deglazing was definitely not a part of our vocabulary. We also assumed that the brown gunk adhered to the bottom of the pan indicated another burned dinner - not the delicious fond we now know it to be! If you're scratching your head right now, read on... The first step in most recipes is sautéing the chopped vegetables and/or browning the meat. In both cases, small particles of the food being cooked will stick to the bottom of the pan (unless you're using a non-stick pan, of course) and caramelize. This is what is called the fond. It's natural to assume that those particles are burnt and your dish is ruined. They look burnt after all! The trick here is to use your nose. If everything still smells delicious, you're right on track. The glaze will also look shiny and moist. If it does start to burn, not only will you smell it, but the fond will also become bone dry. Deglazing those little bits is one of the most fundamental flavor-boosting techniques we can use in our cooking. In this process, you add a cup or so of liquid (like broth, wine, or water) to the hot pan. This will immediately create clouds of steam and help lift the fond. You'll need to scrape the pan with a spatula to get every last bit of it up! Check out our before and after in the pictures below. In this case, we used tomato juices to deglaze the pan.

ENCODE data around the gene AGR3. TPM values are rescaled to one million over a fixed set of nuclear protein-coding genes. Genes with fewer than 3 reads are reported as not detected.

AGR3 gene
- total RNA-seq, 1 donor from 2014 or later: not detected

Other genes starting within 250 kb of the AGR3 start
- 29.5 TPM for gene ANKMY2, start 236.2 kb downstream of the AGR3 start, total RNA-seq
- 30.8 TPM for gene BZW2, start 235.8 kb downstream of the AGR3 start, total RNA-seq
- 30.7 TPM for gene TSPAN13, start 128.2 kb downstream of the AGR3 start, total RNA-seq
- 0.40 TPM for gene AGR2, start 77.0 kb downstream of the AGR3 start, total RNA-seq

If you're making a soup or a braise, you can deglaze the pan while the vegetables and other ingredients are still there. Do this right before you add the rest of the liquid in the recipe and set the dish aside to simmer. Alternatively, you can start building a sauce for your dish by removing all the food from the pan and then deglazing. Remember, you can deglaze a pan whether or not the recipe calls for it. In our opinion, you can never go wrong with deglazing! Any other tips or questions? Related: Browning: How Dark Do You Go? (Images: Flickr member ILoveButter licensed under Creative Commons and Emma Christensen for the Kitchn)